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Ken Estes

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About Ken Estes

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    Member
  • Birthday 08/25/1947

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    Male
  • Location
    Seattle
  • Interests
    USMC Tanker, Historian

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  1. Who has the Littlefield Jumbo??
  2. The British took the same measures in Indonesia, taking Japanese troops, rearmed, into suppression of the anti-Dutch independence movement when India requested the return of their troops. One Japanese tank regiment commander was so effective that he was nominated for a UK Military Cross, which was quietly ignored. At the same time, JA and IJN troops had been assisting the rebels with training, arms and so forth. Talk about strange bedfellows!
  3. On the contrary, the IJN doctrine for engaging the USN was based upon the prewar Diminution Plan explained best in 1969 by Captain and later AF General Genda: Specifically a plan of attrition waged upon the advancing USN until it was too weak to win a battle line engagement in the vicinity of the Marianas https://www.jstor.org/stable/44641120?seq=1#metadata_info_tab_contents As for a war of production, both Japan and Germany went to war with broken finances and insufficient production capacity to overcome the Allies, most of which were safe from immediate invasion.
  4. Probably no difference; Halsey was so ill he likely would have let his air planner Miles Browning run the show, which is what Spruance did in the event. By sending Halsey to the hospital, this capable combat leader was then able to take over the Solomons naval campaign at a time of greatest need. Certainly individual skippers had some success with their number 1 priority, sinking enemy warships, but their commanders failed miserably in the way they botched scouting for their own fleet and providing screening barriers against enemy task forces. This arguably cost them dearly at Midway,
  5. Any attempt to dominate the Pacific against the US and UK demanded exceptional long range fleet submarines. The IJN in the event copied the U-Cruisers of the WWI German Navy to create their big I-Boats. Operationally the IJN sub force remained sub par and the floatplane raid they planned later in the war would have been easily thwarted by the Panama Canal defense force, which was not asleep as was the case at Pearl Harbor.
  6. Bypassing Truk was a typical Nimitz initiative, typical of the level of command influence that he wielded. He had no direct command over men, aircraft and ships for the most part, although his beaching Halsey and elevating Spruance just before Midway was exceptional, also insightful.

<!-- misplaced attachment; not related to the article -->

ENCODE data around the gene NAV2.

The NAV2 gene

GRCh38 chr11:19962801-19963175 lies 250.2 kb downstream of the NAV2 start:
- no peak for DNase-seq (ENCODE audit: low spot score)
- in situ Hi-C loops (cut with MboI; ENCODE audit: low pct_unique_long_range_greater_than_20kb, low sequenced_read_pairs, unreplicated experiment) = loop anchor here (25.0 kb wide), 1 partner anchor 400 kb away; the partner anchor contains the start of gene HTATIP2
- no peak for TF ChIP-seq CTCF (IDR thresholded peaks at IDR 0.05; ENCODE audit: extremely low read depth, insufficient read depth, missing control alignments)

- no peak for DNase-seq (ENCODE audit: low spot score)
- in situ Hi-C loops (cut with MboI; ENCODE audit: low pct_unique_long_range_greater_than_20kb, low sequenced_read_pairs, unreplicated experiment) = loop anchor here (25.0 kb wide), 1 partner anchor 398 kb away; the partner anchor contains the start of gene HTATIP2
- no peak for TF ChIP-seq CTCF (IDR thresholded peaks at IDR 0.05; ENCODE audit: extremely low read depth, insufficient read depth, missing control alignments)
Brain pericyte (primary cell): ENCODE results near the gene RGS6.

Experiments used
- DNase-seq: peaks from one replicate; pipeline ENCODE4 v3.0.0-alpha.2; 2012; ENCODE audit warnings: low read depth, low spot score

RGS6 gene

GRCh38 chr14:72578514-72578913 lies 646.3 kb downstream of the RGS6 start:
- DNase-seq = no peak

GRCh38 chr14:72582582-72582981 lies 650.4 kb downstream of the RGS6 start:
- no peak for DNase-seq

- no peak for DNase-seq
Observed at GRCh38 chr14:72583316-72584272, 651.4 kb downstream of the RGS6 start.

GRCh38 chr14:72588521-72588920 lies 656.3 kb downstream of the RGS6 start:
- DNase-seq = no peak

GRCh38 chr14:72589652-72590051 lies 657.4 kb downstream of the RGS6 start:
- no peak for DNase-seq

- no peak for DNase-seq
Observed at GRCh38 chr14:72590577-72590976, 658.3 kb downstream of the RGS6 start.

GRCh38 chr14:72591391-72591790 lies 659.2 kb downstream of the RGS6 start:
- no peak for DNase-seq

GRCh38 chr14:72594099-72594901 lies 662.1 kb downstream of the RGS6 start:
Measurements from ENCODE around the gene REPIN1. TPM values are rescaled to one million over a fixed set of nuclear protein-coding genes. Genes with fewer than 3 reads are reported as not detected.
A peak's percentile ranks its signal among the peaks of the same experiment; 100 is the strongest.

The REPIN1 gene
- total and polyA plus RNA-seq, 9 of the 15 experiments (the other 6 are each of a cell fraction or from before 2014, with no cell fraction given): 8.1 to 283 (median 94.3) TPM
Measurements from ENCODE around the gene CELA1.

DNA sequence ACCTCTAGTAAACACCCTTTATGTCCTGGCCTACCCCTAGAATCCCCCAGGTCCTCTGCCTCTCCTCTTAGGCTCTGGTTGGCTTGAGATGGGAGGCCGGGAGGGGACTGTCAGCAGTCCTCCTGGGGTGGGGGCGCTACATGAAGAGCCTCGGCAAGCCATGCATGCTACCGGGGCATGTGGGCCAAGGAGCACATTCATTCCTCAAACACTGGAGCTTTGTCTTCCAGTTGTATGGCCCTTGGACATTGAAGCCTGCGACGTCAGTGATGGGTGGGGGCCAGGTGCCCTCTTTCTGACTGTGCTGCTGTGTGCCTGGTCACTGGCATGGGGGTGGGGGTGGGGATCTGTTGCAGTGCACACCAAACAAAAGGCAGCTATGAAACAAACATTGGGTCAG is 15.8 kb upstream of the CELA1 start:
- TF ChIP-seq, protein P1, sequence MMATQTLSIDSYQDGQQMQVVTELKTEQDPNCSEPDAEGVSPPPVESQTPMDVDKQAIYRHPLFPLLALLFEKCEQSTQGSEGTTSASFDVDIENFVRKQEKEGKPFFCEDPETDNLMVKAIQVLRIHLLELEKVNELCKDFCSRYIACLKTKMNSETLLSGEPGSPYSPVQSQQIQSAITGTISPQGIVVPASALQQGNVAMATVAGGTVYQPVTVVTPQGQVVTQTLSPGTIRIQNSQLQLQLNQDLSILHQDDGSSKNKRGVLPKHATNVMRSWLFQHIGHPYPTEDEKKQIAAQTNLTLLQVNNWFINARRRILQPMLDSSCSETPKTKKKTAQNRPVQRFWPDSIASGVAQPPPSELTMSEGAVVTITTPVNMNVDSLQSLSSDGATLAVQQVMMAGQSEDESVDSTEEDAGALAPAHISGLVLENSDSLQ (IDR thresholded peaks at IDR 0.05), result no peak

7. I posted this not long after joining TankNet, shortly after the earth cooled. I think It's worth circulating again. It was part of an exhibit in the Imp War Museum. Cheers!
  8. I'd say that the JA showed some of the same tendencies as did the German Heer. In the division and corps staff organizational tables the German logistics officers Ic. were several ranks junior to the Ops staff officer, Ia. Accordingly Ops had the lead in planning and the logistics staff had the responsibility to provide sufficient support in their planning to facilitate the Ia officer's plan. Since failure was not acceptable the planners had to produce something that at lease sounded good enough. https://www.ibiblio.org/hyperwar/Germany/HB/HB-2.html
  9. I'd agree with Marlborough making it a dead issue. That's the reason I chose the subjunctive form 'may have been'
  10. Monty may have been Britain's greatest soldier, whereas King was one of a dozen or so excellent sailors and commanders.
  11. In the Solomons Campaign the JA had the IJN withdraw troops that otherwise would have been lost: Guadalcanal, New Georgia and New Britain come to mind. The IJN submarine force was hobbled later in the war by the burden of resupply to bypassed Japanese garrisons, not that they were very effective otherwise by then.
  12. The JA never left PNG, but when bypassed by MacArthur's drive on the P.I. staunchly held their positions under starvation conditions.
  13. The latest volume of Coast Defense Journal has an article by expert researcher and Philippine defense specialist Glen Williford on the "Manila Bay fortifications and defenses of the Philippines Harbor Defenses through the Camera of the Conqueror." Of interest to some of us perhaps is this pic of US M3 light tanks obtained by the Japanese with the unconditional surrender of the Philippines by the US commander. The terms of surrender in those days usually included the turnover of all arms and equipment intact. The first five or so tanks in the foreground are clearly M3 light tanks, but it will
  14. Australian researchers discovered that the Japanese 17th Army shipped its troops to Guadalcanal with a basic 5-days of supplies.
  15. He was quite overbearing when it suited him. USMC senior officers were shocked to learn that he thought he understood ground combat tactics because he had commanded a regiment as a midshipman at the Academy!
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